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N Engl J Med. 1983 Apr 21;308(16):913-6.

Prevalence of congenital or acquired complement deficiency in patients with sporadic meningococcal disease.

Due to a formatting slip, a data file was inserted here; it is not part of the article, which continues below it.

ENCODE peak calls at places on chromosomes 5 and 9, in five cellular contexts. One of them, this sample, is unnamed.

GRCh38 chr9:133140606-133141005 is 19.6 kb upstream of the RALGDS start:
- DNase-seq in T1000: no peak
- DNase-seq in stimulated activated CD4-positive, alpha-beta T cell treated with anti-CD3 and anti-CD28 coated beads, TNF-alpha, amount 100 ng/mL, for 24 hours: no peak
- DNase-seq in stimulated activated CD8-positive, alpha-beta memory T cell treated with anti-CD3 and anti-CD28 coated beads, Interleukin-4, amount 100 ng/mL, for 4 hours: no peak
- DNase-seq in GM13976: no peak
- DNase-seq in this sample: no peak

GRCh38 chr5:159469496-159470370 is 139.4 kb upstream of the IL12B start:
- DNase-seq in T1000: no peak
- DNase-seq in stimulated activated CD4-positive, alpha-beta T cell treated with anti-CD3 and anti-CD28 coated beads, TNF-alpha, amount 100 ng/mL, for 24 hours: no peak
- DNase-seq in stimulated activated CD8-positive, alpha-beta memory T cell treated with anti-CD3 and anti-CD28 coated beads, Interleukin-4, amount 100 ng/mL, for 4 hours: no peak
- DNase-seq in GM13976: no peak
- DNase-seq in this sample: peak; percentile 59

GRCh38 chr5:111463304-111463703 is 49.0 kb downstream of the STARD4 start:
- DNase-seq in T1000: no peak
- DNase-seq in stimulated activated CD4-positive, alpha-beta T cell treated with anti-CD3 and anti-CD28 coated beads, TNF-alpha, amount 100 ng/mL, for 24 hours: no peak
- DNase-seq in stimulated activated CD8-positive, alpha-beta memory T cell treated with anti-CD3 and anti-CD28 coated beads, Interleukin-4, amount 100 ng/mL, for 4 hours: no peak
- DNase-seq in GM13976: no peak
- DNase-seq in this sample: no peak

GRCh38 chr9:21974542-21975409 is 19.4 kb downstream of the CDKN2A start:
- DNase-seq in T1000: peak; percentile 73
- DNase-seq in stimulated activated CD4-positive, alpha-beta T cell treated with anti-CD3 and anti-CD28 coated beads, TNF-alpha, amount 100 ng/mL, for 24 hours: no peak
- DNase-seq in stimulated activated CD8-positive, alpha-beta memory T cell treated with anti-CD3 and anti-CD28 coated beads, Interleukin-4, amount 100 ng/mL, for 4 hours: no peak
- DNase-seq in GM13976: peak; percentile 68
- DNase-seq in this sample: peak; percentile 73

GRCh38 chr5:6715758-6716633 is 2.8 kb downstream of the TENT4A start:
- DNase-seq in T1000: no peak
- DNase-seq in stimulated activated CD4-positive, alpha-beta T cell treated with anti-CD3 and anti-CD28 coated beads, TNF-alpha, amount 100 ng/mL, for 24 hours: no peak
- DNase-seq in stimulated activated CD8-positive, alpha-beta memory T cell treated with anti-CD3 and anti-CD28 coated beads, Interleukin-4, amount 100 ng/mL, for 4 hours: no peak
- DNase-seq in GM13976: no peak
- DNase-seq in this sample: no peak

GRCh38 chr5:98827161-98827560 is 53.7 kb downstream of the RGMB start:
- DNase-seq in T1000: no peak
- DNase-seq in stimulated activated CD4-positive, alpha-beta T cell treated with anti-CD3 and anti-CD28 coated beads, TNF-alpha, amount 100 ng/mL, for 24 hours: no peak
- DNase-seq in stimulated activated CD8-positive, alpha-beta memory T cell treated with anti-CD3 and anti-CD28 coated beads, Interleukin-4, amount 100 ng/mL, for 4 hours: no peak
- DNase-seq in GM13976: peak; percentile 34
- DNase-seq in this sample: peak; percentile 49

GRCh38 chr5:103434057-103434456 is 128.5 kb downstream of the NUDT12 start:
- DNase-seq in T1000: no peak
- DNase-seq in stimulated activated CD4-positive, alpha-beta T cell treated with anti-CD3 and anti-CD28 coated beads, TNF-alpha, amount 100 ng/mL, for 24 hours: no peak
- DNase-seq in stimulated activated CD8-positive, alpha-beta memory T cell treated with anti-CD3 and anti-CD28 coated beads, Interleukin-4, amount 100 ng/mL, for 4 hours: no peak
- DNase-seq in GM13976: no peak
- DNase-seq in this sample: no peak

We evaluated the complement system in 20 patients presenting with a first episode of meningococcal meningitis, meningococcemia, or meningococcal pericarditis. Assays of total serum complement activity were performed prospectively in 12 patients and retrospectively in 8. Six of the twenty patients had a complement deficiency (CH50 greater than 2 S.D. below the normal mean). Three of these six had a deficiency of a terminal-pathway protein (C6 in two and C8 in one), and the other three had deficiencies of multiple complement proteins associated with underlying systemic lupus erythematosus or multiple myeloma. Patients with decreased amounts of complement were similar to normal patients in terms of sex, age, type of infection, and meningococcal serogroup, but 3 of the 6 patients with a complement deficiency were black, as compared with none of the 14 patients with normal function (P = 0.018). Complement deficiency is common in patients with a first episode of meningococcal disease and may be due to either a deficiency in a single terminal protein or a complement-depleting underlying illness.

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